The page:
# Check if string matches pattern

## Question:

How do I check if a string matches this pattern?

Uppercase letter, number(s), uppercase letter, number(s)…

Example, These would match:

``````A1B2
B10L1
C1N200J1
``````

These wouldn’t (‘^’ points to problem)

``````a1B2
^
A10B
^
AB400
^
``````

``````import re
pattern = re.compile("^([A-Z][0-9]+)+\$")
pattern.match(string)
``````
``````import re
import sys

prog = re.compile('([A-Z]d+)+')

while True:
if not line: break

if prog.match(line):
print 'matched'
else:
print 'not matched'
``````

regular expressions make this easy …

`[A-Z]` will match exactly one character between A and Z

`d+` will match one or more digits

`()` group things (and also return things… but for now just think of them grouping)

`+` selects 1 or more

```  ```
import re

ab = re.compile("^([A-Z]{1}[0-9]{1})+\$")
ab.match(string)
```
```

I believe that should work for an uppercase, number pattern.

``````import re

name = ["A1B1", "djdd", "B2C4", "C2H2", "jdoi","1A4V"]

# Match names.
for element in name:
m = re.match("(^[A-Z]d[A-Z]d)", element)
if m:
print(m.groups())
``````

One-liner: `re.match(r"pattern", string) # No need to compile`

``````import re
>>> if re.match(r"hello[0-9]+", 'hello1'):
...     print('Yes')
...
Yes
``````

You can evalute it as `bool` if needed

``````>>> bool(re.match(r"hello[0-9]+", 'hello1'))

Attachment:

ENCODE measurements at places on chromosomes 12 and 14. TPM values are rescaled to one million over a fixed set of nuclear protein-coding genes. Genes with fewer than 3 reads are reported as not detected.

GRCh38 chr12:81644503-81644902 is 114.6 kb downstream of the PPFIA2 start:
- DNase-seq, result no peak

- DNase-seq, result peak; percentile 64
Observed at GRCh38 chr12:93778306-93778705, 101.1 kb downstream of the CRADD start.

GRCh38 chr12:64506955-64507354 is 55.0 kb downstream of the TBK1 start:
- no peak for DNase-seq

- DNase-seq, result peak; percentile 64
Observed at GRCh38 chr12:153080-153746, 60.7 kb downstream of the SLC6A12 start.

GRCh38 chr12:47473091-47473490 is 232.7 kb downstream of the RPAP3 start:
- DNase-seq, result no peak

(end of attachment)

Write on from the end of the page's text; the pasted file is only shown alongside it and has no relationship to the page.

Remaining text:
True
``````

As stated in the comments, all these answers using `re.match` implicitly matches on the start of the string. `re.search` is needed if you want to generalize to the whole string.

``````import re

pattern = re.compile("([A-Z][0-9]+)+")

# finds match anywhere in string
bool(re.search(pattern, 'aA1A1'))  # True

# matches on start of string, even though pattern does not have ^ constraint
bool(re.match(pattern, 'aA1A1'))  # False
``````

If you need the full string to exactly match the regex, see @Ali Sajjad’s answer using `re.fullmatch`

### Careful! (Maybe you want to check if FULL string matches)

The `re.match(...)` will not work if you want to match the full string.

For example;

• `re.match("[a-z]+", "abcdef")` ✅ will give a match
• But! `re.match("[a-z]+", "abcdef 12345")` ✅ will also give a match because there is a part in string which matches (maybe you don’t want that when you’re checking if the entire string is valid or not)

# Solution

Use `re.fullmatch(...)`. This will only match if the

``````if re.fullmatch("[a-z]+", my_string):
print("Yes")
``````
##### Example
• `re.fullmatch("[a-z]+", "abcdef")` ✅ Yes
• `re.fullmatch("[a-z]+", "abcdef 12345")` ❌ No

One liner: `bool(re.fullmatch("[a-z]+", my_string))`

Ali Sajjad’s answer should be the default, i.e. `fullmatch` to avoid false positives.

However, it’s also important to know that you’re always checking `not None` for "yes, it’s a match":

The two possibilities are therefore:

`if re.fullmatch("[a-z]+", my_string)!=None:`

`if bool(re.fullmatch("[a-z]+", my_string)):`

To my way of thinking both of these are really quite horribly unreadable. So a simple utility function is needed for readability:

``````def is_match(pattern, string, flags=re.IGNORECASE | re.DOTALL): # or "is_full_match", as desired
return re.fullmatch(pattern, string, flags)!=None
``````

Those 2 flags are (usually) the most helpful default `flags` settings in my experience, rather than "0".

In practice, of course, you may need to examine the `Match` object delivered by `re.fullmatch`. But for cases where you just need to find whether there’s a match…

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